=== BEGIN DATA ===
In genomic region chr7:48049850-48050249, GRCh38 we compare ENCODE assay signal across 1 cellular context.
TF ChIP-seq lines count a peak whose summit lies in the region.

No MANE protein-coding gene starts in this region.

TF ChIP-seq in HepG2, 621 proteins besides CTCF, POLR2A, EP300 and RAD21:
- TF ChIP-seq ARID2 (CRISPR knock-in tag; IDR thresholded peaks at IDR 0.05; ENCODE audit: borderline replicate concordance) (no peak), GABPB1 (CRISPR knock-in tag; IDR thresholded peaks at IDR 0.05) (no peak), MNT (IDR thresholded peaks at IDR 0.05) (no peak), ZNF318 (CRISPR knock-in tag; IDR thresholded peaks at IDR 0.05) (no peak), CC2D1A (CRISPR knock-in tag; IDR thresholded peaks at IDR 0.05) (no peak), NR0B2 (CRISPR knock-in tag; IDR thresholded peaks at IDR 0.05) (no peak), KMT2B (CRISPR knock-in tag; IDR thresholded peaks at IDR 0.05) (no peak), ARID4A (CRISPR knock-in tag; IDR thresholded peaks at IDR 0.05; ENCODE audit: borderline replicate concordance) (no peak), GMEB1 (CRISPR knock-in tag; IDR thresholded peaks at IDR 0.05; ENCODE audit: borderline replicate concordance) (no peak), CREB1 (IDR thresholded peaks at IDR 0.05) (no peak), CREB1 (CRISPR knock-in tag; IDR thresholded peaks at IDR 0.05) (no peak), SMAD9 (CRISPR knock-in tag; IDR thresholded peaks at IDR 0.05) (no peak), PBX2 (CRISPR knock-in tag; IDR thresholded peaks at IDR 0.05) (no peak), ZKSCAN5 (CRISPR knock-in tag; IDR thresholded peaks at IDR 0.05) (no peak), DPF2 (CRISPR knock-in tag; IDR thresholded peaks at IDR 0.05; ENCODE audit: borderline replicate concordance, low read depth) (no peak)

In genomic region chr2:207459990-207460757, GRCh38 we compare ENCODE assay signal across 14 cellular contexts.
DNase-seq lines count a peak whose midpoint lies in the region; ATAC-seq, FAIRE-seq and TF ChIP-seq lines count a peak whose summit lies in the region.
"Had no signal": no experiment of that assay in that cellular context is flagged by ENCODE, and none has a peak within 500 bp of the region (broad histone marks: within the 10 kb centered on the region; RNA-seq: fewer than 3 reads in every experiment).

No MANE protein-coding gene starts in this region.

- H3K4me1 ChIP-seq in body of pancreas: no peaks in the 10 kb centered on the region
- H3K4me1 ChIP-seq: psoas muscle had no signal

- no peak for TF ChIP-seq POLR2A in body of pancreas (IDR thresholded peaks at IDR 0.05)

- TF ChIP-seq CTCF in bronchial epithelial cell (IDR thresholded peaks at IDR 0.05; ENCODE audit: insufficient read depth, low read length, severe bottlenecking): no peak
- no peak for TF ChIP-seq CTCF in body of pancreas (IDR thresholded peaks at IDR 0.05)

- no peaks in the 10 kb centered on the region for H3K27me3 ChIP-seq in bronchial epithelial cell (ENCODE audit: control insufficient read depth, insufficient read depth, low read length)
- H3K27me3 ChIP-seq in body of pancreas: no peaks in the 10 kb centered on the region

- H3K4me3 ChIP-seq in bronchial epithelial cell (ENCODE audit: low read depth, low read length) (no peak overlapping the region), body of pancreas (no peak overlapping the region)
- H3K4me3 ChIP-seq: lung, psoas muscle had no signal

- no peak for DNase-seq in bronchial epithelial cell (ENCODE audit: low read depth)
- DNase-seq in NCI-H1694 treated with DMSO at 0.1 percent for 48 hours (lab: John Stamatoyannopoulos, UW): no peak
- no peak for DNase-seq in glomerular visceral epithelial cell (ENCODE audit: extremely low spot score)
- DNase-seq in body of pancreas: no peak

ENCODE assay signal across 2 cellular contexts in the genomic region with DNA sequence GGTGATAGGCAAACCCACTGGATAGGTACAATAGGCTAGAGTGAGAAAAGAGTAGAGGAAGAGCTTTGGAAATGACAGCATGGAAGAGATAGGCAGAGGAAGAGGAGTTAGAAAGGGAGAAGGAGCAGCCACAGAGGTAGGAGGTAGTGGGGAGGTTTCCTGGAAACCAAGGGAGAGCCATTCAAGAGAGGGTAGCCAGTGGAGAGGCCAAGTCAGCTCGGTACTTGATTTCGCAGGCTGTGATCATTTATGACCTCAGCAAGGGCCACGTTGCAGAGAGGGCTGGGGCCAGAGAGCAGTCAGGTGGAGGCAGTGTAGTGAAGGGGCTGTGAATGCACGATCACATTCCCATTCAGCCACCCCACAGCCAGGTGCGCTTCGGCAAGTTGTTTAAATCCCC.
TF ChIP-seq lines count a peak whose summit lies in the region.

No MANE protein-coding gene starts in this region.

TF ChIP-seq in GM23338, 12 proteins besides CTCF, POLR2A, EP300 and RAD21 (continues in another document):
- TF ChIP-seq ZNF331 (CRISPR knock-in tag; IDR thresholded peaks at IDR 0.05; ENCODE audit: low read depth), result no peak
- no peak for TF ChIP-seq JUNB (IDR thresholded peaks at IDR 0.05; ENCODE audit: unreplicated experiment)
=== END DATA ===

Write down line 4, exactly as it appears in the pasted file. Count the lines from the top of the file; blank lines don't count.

TF ChIP-seq in HepG2, 621 proteins besides CTCF, POLR2A, EP300 and RAD21: